Two Fictions

Michael Chitwood

Light

The gas lantern hissed. It always amazed him that the cloth mantels inside the globe could glow so white hot and not fall apart. They had to be only ash. From time to time, his father would replace them. The new ones were mesh, soft as tissue.

They had brought liver and some high shrimp. The more gone the better, his father always said. Their lines looked like antennae slanting from the boat, illuminated for a yard by the lantern’s light.

His father’s fingers glistened from baiting the hooks and on his cheeks he wore streaks of his own blood where he had smeared mosquitoes.

Back at the dock, his father would turn the gas knob and the mantels would sputter and fade and the singing dark would rush in. Out of the light, he could begin to see, dimly, everything around him.

De Humani Corporis Fabrica, Andreas Vesalius

To be locked outside the gate for the night. To be the only bipedal creature in the dark. The crows have gone to roost, the black notches of their bodies like invisible tally marks in the night.

Later, he will draw all the bodies upright, in lifelike positions on the outskirts of Padua. To avoid the church, they will walk or lean, lounging against a low wall. Save for the flayed muscles, the exposed bone, they will seem like any citizen about their business.

As he is now, thrilled here at the base of the gibbet. This is the first body, criminal and leader. He will be famously studied. The problem now: how to lift him down.


Fabulous dead. They stalk the outskirts. Their bodies ropey with muscle, they seem to implore the sky with a lifted hand or cocked head. Unmade, this is how we are made. Think of them just outside town on a sunny day. The severed and splayed muscles flap as they walk. But, of course, they do not walk. They are merely observable, distraught. A bird trills like a flute and they turn to look.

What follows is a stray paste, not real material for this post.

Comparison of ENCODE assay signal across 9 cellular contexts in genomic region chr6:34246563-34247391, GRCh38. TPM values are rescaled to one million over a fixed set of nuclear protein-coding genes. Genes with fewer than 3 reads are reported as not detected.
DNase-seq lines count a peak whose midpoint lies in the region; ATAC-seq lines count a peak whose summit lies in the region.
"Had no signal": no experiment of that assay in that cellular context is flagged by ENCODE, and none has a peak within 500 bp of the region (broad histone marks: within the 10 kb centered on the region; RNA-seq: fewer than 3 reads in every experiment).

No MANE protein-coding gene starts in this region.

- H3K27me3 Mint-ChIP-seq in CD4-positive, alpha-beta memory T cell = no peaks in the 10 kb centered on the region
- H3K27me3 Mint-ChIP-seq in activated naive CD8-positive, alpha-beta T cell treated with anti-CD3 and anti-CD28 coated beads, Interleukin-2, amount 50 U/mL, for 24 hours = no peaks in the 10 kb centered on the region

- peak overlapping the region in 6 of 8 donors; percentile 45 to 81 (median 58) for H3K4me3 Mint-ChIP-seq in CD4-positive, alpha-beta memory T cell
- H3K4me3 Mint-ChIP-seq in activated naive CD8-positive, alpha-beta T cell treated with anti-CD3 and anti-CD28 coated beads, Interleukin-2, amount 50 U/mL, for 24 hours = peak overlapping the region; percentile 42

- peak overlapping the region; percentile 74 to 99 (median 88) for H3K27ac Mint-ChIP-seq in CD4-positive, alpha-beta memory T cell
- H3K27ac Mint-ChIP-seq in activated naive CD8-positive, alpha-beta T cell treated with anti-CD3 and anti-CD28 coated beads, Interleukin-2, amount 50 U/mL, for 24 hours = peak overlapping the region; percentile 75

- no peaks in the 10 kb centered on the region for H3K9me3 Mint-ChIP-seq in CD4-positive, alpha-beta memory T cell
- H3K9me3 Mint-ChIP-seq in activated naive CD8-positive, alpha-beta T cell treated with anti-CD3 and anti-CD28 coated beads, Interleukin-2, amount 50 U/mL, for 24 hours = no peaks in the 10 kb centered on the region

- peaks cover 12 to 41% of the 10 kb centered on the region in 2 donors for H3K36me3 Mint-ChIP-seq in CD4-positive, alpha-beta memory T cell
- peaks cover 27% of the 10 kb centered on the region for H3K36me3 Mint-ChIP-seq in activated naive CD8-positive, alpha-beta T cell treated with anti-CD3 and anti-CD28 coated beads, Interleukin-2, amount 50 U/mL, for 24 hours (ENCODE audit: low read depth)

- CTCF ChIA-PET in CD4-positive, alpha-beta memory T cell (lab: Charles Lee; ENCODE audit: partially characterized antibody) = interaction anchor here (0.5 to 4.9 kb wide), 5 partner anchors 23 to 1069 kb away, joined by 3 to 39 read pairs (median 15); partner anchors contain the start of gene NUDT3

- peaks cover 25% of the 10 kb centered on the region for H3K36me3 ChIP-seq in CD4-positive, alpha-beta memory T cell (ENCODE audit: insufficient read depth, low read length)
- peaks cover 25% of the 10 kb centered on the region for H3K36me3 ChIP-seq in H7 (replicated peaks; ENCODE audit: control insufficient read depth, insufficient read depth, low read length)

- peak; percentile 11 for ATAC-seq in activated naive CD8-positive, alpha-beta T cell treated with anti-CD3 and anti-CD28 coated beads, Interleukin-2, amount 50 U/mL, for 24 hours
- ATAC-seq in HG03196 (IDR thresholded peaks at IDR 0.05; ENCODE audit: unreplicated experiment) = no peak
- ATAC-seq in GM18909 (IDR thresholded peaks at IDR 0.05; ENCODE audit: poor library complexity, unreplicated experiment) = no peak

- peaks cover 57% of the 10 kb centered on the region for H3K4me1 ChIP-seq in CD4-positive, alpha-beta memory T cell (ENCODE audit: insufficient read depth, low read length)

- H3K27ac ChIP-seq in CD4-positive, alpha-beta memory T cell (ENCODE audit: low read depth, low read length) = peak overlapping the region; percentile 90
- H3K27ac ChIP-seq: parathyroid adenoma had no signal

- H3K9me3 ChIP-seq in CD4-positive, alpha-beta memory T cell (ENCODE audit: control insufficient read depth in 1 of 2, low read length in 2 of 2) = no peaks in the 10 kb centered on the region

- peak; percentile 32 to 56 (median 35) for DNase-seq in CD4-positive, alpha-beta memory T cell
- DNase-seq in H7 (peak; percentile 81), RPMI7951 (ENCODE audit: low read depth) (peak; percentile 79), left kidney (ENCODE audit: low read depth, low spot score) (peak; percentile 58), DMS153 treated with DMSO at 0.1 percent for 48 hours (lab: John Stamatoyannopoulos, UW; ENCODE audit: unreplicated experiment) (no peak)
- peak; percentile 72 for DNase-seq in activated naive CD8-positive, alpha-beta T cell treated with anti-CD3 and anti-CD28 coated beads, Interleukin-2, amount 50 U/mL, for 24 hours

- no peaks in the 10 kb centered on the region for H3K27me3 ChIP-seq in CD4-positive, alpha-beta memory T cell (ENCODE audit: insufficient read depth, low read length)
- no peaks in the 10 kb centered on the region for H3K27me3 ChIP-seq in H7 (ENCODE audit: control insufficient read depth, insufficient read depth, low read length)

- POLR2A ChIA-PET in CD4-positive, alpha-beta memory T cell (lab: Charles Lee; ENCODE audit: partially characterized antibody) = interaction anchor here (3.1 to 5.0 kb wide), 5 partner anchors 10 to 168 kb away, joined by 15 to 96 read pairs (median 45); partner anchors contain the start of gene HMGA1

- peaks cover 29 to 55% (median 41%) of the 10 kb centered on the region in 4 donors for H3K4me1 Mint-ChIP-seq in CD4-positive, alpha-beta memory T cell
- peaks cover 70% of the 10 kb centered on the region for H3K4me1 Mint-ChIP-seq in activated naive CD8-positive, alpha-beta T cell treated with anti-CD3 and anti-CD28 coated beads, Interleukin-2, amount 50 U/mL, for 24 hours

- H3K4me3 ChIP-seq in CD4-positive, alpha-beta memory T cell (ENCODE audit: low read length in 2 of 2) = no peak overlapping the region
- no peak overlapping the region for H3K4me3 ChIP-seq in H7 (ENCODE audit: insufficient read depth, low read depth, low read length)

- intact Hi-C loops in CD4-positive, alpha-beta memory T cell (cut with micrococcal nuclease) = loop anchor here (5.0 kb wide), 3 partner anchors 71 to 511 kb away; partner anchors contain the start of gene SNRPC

It was done in this manner so the learning living would not have to face charges. The body taken for art trumps the body taken for science. Now they seem to declaim or be mid-soliloquy. I was. You see. They grieve in spondee. The bone man leans on his digging bar, work done, evening coming on and soon the pleasures of the bed.


Rent. Ripped. Bone-handled knife. Blunt probe. Razor. Fine razor. Fabric is his trope. Unraveling. But the ruckus on the title page where an autopsy is in progress! Such detail. A priest in prayer. Jokes. Bargains. The press of flesh, whispers, stirrings. A lap dog farts. Onlookers lean. The learned one sweats and unpacks the corpse for the avid eyes. In a hallway above, unseen, the sound of little boys playing.


Later, as he takes the first bite of a pear, the sweet wine of the juice bathes his tongue. From his hand, a whiff of the body.

Michael Chitwood’s work has received┬áthe Chaffin Award for Appalachian Writing, the L.E. Phillabaum Award from LSU Press, and the Library of Virginia Literary Award for Poetry.┬áHis most recent book is Search & Rescue, from LSU Press.